While walking by the Sea of Galilee, he saw two brothers, Simon (who is called Peter) and Andrew his brother, casting a net into the sea, for they were fishermen.  And he said to them, “Follow me, and I will make you fishers of men.”  Immediately they left their nets and followed him.  And going on from there he saw two other brothers, James the son of Zebedee and John his brother, in the boat with Zebedee their father, mending their nets, and he called them.  Immediately they left the boat and their father and followed him.

While our process at Calvary Presbyterian Church might be a little bit different for confirmation class, the ask is in sort of the same vein. We are not asking these young men and women to give up their occupation but instead their sleep time on Sunday mornings. And please, don’t take their sacrifice lightly. We didn’t ask them to leave their homes and their families and their schools but asked them to imagine what they must have been like for the disciples. I have already seen them struggle with the things that we are asking them to consider but have also seen them attempt to respond in a way that was true to them. I imagine one of them as the doubter and would like to think that moment would have been a grace filled one. Thomas is no stranger but one of our own and how do we respond to his concern? Do we have the words to explain what we have witnessed and isn’t he allowed a moment of grace – his Jesus returned and he did not see him! – to understand.

How does Jesus respond to Thomas needs? Here are his words:

Eight days later, his disciples were inside again, and Thomas was with them. Although the doors were locked, Jesus came and stood among them and said, ‘Peace be with you.’ Then he said to Thomas, ‘Put your finger here, and see my hands; and put out your hand, and place it in my side. Do not disbelieve, but believe.’ Thomas answered him, ‘My Lord and my God!’

I’d like you to close your eyes for a minute: just imagine yourself once again as a 13 or 14-year-old human being. Were you in church every Sunday and if so, what was it like? Again, this is as a teen, pre-teen; youth. Were the services compelling? I know for a fact that there are many people who remember it that way. Was your younger self ever bored, mischievous, acting out? How was your Sunday morning?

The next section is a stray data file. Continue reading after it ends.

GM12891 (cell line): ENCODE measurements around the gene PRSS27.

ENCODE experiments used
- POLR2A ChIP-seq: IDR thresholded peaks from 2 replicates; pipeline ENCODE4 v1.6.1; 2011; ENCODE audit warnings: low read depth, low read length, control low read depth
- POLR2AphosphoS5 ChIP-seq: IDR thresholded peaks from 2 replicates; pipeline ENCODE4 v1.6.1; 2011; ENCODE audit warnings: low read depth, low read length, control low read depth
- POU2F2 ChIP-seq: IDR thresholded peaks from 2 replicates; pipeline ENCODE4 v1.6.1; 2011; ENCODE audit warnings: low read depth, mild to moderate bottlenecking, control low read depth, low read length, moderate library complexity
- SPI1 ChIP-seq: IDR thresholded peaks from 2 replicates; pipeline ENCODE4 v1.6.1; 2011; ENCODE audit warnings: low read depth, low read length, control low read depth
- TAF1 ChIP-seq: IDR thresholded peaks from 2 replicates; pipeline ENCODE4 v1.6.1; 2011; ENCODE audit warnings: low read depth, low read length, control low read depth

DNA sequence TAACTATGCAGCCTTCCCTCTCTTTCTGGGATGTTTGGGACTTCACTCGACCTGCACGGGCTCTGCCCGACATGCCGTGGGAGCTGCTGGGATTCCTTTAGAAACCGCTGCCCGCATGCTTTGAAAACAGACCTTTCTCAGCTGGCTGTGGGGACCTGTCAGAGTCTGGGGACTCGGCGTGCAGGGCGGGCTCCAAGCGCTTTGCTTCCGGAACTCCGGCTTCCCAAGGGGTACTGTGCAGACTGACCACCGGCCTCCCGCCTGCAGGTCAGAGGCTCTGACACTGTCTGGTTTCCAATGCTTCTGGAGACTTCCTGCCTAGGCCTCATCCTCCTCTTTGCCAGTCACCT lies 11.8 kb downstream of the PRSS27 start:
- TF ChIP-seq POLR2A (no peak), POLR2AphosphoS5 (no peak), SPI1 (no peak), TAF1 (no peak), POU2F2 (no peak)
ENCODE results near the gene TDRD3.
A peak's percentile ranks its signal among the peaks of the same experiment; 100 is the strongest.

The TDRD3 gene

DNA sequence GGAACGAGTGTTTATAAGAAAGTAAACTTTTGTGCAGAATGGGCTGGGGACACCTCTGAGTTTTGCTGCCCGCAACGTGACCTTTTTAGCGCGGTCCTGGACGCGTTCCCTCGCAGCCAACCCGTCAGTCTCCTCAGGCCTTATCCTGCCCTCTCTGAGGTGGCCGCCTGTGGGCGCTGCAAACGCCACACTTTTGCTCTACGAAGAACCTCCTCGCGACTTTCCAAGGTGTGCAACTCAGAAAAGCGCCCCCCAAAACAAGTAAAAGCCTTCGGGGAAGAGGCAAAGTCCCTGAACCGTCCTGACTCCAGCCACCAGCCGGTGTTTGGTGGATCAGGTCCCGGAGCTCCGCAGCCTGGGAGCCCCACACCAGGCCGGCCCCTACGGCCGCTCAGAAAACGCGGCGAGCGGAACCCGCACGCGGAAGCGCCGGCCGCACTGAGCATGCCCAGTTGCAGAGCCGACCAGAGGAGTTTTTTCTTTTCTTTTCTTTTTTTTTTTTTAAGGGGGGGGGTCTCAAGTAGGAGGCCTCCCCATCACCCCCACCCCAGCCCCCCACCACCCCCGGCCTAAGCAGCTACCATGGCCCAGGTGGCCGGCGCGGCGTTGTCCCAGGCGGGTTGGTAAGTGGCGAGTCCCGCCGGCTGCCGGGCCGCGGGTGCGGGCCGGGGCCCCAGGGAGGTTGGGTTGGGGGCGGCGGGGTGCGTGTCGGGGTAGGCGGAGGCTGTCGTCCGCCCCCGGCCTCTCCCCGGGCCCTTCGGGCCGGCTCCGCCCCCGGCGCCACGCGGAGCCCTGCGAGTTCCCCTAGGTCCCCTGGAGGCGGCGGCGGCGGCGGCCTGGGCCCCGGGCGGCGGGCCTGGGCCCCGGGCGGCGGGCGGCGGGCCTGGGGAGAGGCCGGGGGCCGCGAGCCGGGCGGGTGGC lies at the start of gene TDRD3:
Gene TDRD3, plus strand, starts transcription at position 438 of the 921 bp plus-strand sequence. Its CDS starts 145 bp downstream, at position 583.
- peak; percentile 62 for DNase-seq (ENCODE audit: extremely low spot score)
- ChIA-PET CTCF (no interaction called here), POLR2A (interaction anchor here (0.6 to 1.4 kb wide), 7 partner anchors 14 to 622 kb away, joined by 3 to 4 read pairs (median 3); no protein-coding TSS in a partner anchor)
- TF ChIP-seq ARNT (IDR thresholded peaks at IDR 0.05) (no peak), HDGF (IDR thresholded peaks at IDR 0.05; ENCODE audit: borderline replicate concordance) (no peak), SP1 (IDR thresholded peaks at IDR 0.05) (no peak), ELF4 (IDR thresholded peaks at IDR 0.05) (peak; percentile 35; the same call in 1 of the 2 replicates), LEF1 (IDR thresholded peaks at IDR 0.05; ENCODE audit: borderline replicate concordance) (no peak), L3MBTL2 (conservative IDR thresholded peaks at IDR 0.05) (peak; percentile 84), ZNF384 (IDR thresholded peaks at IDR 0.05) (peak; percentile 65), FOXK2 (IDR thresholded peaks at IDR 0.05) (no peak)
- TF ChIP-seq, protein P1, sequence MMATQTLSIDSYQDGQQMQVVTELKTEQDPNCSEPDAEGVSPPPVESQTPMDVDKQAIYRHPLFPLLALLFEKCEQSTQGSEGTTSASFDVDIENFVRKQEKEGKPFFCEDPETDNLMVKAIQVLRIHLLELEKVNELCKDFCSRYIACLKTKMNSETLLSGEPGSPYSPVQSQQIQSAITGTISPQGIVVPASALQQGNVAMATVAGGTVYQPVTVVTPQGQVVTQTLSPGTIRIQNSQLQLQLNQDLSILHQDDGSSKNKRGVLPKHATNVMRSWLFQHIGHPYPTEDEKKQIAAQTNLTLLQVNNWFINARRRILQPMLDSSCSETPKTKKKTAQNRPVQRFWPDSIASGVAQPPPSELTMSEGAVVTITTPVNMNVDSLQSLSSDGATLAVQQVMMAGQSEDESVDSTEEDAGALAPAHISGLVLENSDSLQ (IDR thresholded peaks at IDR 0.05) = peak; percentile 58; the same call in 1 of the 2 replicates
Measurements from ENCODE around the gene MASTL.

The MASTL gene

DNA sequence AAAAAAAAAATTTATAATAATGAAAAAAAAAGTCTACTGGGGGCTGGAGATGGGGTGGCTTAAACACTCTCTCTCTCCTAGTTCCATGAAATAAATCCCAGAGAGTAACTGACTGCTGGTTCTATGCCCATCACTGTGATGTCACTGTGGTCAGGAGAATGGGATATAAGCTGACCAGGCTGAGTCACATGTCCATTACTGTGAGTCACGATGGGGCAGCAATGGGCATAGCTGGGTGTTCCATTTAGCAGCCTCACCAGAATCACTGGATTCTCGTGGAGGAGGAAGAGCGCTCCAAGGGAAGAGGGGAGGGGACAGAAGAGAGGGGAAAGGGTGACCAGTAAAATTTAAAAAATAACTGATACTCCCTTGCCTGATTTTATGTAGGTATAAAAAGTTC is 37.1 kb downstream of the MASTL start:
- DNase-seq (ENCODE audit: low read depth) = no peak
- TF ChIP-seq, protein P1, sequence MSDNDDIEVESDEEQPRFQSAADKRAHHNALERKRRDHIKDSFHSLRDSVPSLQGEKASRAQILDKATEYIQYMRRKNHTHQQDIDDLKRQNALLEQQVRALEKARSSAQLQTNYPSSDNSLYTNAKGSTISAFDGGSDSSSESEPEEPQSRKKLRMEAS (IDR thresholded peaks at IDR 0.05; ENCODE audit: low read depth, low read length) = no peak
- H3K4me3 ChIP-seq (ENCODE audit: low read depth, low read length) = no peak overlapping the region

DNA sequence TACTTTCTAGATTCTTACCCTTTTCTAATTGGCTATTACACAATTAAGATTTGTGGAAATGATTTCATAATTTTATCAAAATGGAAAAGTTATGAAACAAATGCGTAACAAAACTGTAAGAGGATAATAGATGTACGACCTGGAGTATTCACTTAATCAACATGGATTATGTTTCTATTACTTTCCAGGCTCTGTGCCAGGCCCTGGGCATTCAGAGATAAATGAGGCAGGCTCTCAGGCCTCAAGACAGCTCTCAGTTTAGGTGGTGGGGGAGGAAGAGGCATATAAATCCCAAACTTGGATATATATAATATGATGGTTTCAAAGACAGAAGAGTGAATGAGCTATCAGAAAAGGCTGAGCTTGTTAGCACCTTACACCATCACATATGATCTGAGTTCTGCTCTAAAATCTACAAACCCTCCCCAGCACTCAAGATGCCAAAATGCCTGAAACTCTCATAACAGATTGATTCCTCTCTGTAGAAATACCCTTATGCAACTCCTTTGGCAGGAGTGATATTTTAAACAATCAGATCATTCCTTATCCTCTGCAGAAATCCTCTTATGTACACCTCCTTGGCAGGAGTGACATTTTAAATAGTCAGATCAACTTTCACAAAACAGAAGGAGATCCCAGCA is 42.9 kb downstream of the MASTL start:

The last three years, we have asked our confirmation class attendees to be at the church at 9 am on Sunday morning beginning in September and running thought March. There are then statements of faith to be read, preparations of all kinds and then yes, Confirmation Sunday. In response to anyone who anticipates the work of Sunday morning and not the reward, it was such a lovely way to begin my Sunday. I would wake up, think about what was to come and go straight into Sunday school teacher mode. That, truth be told is where the real Crazy Dave abides.

The classes were fun, engaging, thought provoking. We heard about what it is like to be a pastor in this world from three completely unique perspectives. We gave some space for parents to be a part of this year’s class and come in and offer some thoughts on their children. We ate, played and talked and through that, started to create a potential road map for their faith journey. They already are aware that the world we live in is indeed round but not exactly level.

They were also asked to say why they wanted to me members of Calvary Presbyterian Church and this is why I thought it was an important time to talk about Thomas and doubt this Sunday. To a person I am sure that they have so many questions and that lack of knowing can really be to some the ultimate roadblock but to them and many in the previous two classes felt very much the same. Yes, there were questions: hard and long and not very well thought out questions but there was also the belief that this church, this place, this community might be the very sort of place that might help them find those answers. And even more amazingly, they might discover older people here looking for the exact same thing.

Blessed are those who believe but have not seen says the Gospel. I would add to that, blessed are they who want to believe and are asking for a little bit of help with that. If you see one of our confirmands looking confused, take a moment to ask them why, and the next time you go out for a walk, find a hill. The view is truly breathtaking.